Check out all of that and more on Episode 105 of the Hang Time Podcast.
. HOUSTON – NBA All-Star weekend is the one time every year where the past, present and future of the game are all on full display.
Few stars of the past, present or future shine as bright as Bill Russell, aka “The Lord of the (Championship) Rings.” The Boston Celtics great and Hall of Famer recently celebrated his 79th birthday. The party continued over the weekend as he made his annual pilgrimage to the All-Star city and spent some time sharing his wisdom with the current stars who seek his counsel.
A five-time MVP, 11-time NBA champion and 12-time All-Star in his 13 seasons with the Celtics, Russell was also a pioneer for African-American professional athletes, serving as a key voice and figure during the civil rights era.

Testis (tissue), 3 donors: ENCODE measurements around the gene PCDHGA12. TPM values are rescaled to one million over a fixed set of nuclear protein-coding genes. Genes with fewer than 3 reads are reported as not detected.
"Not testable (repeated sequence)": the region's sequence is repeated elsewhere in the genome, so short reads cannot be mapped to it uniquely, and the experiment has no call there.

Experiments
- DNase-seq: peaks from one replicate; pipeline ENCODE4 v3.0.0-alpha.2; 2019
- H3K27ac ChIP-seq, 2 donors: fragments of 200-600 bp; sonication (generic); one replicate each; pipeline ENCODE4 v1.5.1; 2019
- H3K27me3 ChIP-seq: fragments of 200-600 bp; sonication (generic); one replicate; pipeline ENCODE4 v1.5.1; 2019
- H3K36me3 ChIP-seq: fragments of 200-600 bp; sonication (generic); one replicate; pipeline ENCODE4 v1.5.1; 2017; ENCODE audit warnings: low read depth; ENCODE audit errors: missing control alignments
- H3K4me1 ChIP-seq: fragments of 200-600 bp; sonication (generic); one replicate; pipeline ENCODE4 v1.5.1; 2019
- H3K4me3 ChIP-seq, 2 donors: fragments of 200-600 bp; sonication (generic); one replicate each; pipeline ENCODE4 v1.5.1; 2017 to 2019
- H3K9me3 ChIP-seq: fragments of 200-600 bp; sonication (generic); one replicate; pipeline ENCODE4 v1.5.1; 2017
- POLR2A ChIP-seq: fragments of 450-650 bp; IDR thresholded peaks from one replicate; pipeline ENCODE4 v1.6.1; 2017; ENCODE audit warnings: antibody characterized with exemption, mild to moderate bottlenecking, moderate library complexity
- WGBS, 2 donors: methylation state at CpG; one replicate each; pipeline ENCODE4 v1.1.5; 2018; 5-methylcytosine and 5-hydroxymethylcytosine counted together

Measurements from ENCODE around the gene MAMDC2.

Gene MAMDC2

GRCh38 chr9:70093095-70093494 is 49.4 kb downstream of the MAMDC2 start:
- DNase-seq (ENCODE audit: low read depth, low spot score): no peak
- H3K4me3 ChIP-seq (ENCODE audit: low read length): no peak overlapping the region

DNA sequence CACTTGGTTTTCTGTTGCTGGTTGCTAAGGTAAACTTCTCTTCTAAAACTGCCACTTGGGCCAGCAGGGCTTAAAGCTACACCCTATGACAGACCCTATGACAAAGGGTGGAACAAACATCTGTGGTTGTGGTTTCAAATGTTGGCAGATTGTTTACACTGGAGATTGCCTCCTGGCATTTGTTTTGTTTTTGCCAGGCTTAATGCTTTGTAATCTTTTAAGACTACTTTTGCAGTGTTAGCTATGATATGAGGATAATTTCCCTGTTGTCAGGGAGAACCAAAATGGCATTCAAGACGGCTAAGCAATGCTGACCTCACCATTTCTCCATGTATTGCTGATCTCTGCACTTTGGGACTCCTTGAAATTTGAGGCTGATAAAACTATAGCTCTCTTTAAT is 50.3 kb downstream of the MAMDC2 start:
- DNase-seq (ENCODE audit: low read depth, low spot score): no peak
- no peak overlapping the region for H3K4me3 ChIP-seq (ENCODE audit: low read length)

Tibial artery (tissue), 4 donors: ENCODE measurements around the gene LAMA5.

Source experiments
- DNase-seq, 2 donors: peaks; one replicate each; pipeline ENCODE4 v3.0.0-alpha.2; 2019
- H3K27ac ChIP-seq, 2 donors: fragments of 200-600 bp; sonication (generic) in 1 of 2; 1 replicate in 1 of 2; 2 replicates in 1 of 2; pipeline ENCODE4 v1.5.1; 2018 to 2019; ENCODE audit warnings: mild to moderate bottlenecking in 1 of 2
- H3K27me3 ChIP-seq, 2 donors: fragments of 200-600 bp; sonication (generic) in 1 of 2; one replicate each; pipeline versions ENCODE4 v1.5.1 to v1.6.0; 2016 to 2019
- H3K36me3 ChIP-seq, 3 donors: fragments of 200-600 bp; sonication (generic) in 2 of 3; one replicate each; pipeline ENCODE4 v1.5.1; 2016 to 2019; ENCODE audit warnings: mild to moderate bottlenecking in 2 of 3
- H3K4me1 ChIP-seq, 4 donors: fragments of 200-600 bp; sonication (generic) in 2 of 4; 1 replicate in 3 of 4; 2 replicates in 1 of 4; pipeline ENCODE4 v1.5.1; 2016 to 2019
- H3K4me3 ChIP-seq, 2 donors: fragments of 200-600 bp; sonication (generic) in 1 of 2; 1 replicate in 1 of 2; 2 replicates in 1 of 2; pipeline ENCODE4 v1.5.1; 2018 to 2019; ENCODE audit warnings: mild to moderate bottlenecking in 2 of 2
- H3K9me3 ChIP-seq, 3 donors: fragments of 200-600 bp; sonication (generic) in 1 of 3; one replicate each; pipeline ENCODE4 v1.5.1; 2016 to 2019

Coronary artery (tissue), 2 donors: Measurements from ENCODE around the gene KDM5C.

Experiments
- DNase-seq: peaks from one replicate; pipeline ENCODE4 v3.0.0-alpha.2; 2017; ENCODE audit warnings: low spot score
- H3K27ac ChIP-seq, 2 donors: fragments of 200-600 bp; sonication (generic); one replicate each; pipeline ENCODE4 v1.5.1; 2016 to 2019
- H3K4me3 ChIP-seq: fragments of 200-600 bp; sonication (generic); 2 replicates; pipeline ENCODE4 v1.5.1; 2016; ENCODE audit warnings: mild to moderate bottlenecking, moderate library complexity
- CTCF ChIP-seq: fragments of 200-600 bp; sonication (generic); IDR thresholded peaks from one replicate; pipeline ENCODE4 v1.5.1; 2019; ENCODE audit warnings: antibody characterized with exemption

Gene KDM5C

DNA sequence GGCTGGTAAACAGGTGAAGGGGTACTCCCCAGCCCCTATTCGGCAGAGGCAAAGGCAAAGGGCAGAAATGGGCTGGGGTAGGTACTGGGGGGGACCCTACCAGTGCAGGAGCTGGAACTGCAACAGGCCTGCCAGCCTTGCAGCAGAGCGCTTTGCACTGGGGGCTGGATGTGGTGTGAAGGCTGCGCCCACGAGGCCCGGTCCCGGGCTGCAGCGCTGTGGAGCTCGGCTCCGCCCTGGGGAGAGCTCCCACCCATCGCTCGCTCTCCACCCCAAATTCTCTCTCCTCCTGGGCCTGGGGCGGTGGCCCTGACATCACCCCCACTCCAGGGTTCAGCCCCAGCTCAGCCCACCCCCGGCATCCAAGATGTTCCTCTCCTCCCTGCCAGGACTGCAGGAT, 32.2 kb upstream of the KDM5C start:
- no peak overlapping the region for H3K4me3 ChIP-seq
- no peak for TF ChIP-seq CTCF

The embodiment of the phrase “Barrier Breaker,” Russell will be featured in “Mr. Russell’s House,” the second of a three-hour documentary block on NBA TV Monday that begins with “One on One withAhmad Rashad: Michael Jordan” at 8 p.m. Bill Simmons’ interview with Russell, “Mr. Russell’s House,” will follow at 9 p.m., and Ernie Johnson’s interview with Charles Barkley, “Sir Charles at 50,” wraps things up at 10 p.m.
Russell carved out some time in his busy weekend schedule to visit with NBA.com. Here are some excerpts:
NBA.com: On a weekend when all of the start of the NBA are out, past, present and future, what’s the most common question you get from today’s players when they come up and talk to you and spend time with you?
Bill Russell: Is anybody really that old [laughing]? I like to respect the guys that are playing now in the All-Star games. I watch sometimes three games in a single night on the NBA package. The thing I like, is I watch to see what their agenda is and how well they carry it out. That’s how you can enjoy the games. There are a lot of accomplished players playing now. I think more than ever. Just to get a chance to watch them is a joy.